I often experience when I read books and investigate different subjects that I regularly hit upon the same realities. I am more tempted to think that I am reading into these writings somehow, but I have come to understand that "spiritual reading" can be a matter of receiving.
From an early age I was taught to read like most people. I read for information and for comprehension. I learned to distill what I read to basic ideas or depersonalized facts. Reading for information only, I can distance myself from the facts; I can pick and choose what suits me. I may ask what can it do for me? How will I benefit from it or more specifically how can I use it? While admiring good writing, I learn to summarize, glean the main thesis and I make every effort to pack these facts into my brain falsely believing that just having more information will change my life.
Unless I internalize or take in what I have read it will never change me. I have always appreciated what the writer of the Book of James says about this concerning Scripture, “Anyone who listens to the word but does not do what it says is like a man who looks at his face in a mirror and, after looking at himself, goes away and immediately forgets what he looks like” (1:23-24). In a modern day parable involving his grandson Eugene Peterson shows that Scripture “depersonalized into an object to be honored, …detached from precedence and consequence… perpetuates a lifetime of reading marked by devout indifference.”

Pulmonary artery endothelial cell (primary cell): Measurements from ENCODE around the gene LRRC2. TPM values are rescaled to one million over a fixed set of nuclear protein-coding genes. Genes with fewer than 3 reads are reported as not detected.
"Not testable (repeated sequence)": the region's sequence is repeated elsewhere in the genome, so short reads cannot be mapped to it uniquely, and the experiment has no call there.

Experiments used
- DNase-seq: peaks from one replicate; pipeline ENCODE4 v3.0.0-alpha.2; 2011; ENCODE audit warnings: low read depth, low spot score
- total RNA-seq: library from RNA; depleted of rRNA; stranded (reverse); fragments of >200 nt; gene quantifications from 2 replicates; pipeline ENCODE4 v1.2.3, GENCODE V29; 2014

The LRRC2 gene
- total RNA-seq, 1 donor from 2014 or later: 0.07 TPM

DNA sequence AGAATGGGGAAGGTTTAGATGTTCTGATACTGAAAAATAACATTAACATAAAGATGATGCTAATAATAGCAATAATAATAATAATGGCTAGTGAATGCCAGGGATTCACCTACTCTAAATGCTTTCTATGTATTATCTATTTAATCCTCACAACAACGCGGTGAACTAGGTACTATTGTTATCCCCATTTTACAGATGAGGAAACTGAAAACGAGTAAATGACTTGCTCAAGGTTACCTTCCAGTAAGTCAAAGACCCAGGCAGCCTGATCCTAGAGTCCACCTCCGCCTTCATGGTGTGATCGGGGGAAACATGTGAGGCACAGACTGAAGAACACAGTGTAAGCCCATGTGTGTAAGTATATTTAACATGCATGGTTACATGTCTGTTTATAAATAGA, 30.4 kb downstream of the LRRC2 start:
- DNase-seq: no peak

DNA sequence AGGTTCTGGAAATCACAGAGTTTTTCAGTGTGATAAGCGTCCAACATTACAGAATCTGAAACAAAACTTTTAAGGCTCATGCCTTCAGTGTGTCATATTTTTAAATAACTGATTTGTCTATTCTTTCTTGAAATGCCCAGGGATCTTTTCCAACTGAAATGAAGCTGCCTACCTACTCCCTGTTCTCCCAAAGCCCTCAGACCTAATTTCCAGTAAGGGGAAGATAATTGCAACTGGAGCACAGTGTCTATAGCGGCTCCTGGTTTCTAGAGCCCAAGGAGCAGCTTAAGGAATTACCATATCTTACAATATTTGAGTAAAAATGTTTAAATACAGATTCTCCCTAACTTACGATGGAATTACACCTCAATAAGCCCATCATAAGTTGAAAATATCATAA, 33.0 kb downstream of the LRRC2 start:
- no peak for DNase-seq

In his latest book Peterson draws on the prophetic experience of Ezekiel, Jeremiah and the Apostle John. Eat this Book: A Conversation in the Art of Spiritual Reading reflects on the nature of our Holy Scriptures. He explains that Scripture is more than informational it is formational. The Spirit uses it to shape us into what God intends for us. In this way we present ourselves to become more like God’s Son. “The book, the Bible, reveals the self-revealing God and along with that the way the world is, the way life is, the way we are. We need to know the lay of the land that we are living in. We need to know what is involved in this country of the Trinity, the world of God’s creation and salvation and blessing.” (34).
Spiritual reading is personal and participatory, receiving the words in such a way that they become interior to our lives, the rhythms and images becoming practices of prayer, acts of obedience, ways of love (28). We depersonalize the text when we read for information or just what we can get from the text whether it be inspiration, instruction or comfort. We may be in danger of using the Word for our own ends and therefore miss the formative nature of the life revealing text.
"Then the voice that I had heard from heaven spoke to me once more: 'Go, take the scroll that lies open in the hand of the angel who is standing on the sea and on the land.’ So I went to the angel and asked him to give me the little scroll. He said to me, "Take it and eat it. It will turn your stomach sour, but in your mouth it will be as sweet as honey" (NIV, Rev. 10:8-9).